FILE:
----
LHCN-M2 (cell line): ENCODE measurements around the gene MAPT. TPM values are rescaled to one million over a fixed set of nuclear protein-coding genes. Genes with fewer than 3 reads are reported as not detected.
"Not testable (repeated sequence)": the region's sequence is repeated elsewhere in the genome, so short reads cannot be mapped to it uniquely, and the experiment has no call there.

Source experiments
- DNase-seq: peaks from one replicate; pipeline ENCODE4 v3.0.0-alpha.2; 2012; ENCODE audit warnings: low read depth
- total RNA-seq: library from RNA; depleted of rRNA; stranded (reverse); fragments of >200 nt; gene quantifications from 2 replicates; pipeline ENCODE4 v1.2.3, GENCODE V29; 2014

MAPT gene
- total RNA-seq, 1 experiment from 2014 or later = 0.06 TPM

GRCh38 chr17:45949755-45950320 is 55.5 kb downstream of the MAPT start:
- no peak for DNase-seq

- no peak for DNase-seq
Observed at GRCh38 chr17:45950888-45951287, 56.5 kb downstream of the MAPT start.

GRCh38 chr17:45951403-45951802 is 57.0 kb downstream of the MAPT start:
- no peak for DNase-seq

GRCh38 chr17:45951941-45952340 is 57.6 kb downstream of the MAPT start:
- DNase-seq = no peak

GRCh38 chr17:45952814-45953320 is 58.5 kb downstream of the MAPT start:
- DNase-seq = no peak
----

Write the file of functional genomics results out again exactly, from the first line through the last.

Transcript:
LHCN-M2 (cell line): ENCODE measurements around the gene MAPT. TPM values are rescaled to one million over a fixed set of nuclear protein-coding genes. Genes with fewer than 3 reads are reported as not detected.
"Not testable (repeated sequence)": the region's sequence is repeated elsewhere in the genome, so short reads cannot be mapped to it uniquely, and the experiment has no call there.

Source experiments
- DNase-seq: peaks from one replicate; pipeline ENCODE4 v3.0.0-alpha.2; 2012; ENCODE audit warnings: low read depth
- total RNA-seq: library from RNA; depleted of rRNA; stranded (reverse); fragments of >200 nt; gene quantifications from 2 replicates; pipeline ENCODE4 v1.2.3, GENCODE V29; 2014

MAPT gene
- total RNA-seq, 1 experiment from 2014 or later = 0.06 TPM

GRCh38 chr17:45949755-45950320 is 55.5 kb downstream of the MAPT start:
- no peak for DNase-seq

- no peak for DNase-seq
Observed at GRCh38 chr17:45950888-45951287, 56.5 kb downstream of the MAPT start.

GRCh38 chr17:45951403-45951802 is 57.0 kb downstream of the MAPT start:
- no peak for DNase-seq

GRCh38 chr17:45951941-45952340 is 57.6 kb downstream of the MAPT start:
- DNase-seq = no peak

GRCh38 chr17:45952814-45953320 is 58.5 kb downstream of the MAPT start:
- DNase-seq = no peak